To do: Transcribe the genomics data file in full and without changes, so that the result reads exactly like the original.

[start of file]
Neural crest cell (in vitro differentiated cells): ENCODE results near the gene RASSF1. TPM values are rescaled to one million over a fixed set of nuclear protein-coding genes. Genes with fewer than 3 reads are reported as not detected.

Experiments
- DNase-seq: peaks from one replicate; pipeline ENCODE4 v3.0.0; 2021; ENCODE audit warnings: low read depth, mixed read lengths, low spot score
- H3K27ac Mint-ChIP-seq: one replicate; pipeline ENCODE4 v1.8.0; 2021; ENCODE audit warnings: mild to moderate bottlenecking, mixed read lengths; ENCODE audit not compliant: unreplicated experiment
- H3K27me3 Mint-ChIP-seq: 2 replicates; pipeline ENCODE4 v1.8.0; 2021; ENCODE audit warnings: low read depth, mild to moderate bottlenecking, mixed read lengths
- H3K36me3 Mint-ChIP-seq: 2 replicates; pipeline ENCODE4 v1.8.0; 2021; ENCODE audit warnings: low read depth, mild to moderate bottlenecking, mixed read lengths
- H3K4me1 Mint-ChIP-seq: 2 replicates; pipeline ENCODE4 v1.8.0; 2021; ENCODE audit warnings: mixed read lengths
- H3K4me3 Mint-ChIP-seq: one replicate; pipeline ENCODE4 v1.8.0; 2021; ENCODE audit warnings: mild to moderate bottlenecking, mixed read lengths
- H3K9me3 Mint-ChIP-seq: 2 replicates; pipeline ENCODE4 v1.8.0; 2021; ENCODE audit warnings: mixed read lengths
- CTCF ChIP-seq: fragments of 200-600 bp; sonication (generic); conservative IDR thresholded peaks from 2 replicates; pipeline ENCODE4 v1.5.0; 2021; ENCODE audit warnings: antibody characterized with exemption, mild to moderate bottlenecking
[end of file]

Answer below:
Neural crest cell (in vitro differentiated cells): ENCODE results near the gene RASSF1. TPM values are rescaled to one million over a fixed set of nuclear protein-coding genes. Genes with fewer than 3 reads are reported as not detected.

Experiments
- DNase-seq: peaks from one replicate; pipeline ENCODE4 v3.0.0; 2021; ENCODE audit warnings: low read depth, mixed read lengths, low spot score
- H3K27ac Mint-ChIP-seq: one replicate; pipeline ENCODE4 v1.8.0; 2021; ENCODE audit warnings: mild to moderate bottlenecking, mixed read lengths; ENCODE audit not compliant: unreplicated experiment
- H3K27me3 Mint-ChIP-seq: 2 replicates; pipeline ENCODE4 v1.8.0; 2021; ENCODE audit warnings: low read depth, mild to moderate bottlenecking, mixed read lengths
- H3K36me3 Mint-ChIP-seq: 2 replicates; pipeline ENCODE4 v1.8.0; 2021; ENCODE audit warnings: low read depth, mild to moderate bottlenecking, mixed read lengths
- H3K4me1 Mint-ChIP-seq: 2 replicates; pipeline ENCODE4 v1.8.0; 2021; ENCODE audit warnings: mixed read lengths
- H3K4me3 Mint-ChIP-seq: one replicate; pipeline ENCODE4 v1.8.0; 2021; ENCODE audit warnings: mild to moderate bottlenecking, mixed read lengths
- H3K9me3 Mint-ChIP-seq: 2 replicates; pipeline ENCODE4 v1.8.0; 2021; ENCODE audit warnings: mixed read lengths
- CTCF ChIP-seq: fragments of 200-600 bp; sonication (generic); conservative IDR thresholded peaks from 2 replicates; pipeline ENCODE4 v1.5.0; 2021; ENCODE audit warnings: antibody characterized with exemption, mild to moderate bottlenecking